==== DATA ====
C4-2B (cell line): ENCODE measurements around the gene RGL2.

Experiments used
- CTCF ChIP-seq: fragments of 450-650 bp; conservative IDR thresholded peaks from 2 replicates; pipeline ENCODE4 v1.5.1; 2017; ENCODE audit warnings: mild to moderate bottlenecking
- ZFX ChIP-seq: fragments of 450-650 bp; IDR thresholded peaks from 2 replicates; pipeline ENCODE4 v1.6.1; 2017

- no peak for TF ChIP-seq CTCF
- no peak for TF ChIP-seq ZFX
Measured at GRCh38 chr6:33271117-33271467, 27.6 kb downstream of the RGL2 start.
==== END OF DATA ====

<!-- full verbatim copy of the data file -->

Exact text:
C4-2B (cell line): ENCODE measurements around the gene RGL2.

Experiments used
- CTCF ChIP-seq: fragments of 450-650 bp; conservative IDR thresholded peaks from 2 replicates; pipeline ENCODE4 v1.5.1; 2017; ENCODE audit warnings: mild to moderate bottlenecking
- ZFX ChIP-seq: fragments of 450-650 bp; IDR thresholded peaks from 2 replicates; pipeline ENCODE4 v1.6.1; 2017

- no peak for TF ChIP-seq CTCF
- no peak for TF ChIP-seq ZFX
Measured at GRCh38 chr6:33271117-33271467, 27.6 kb downstream of the RGL2 start.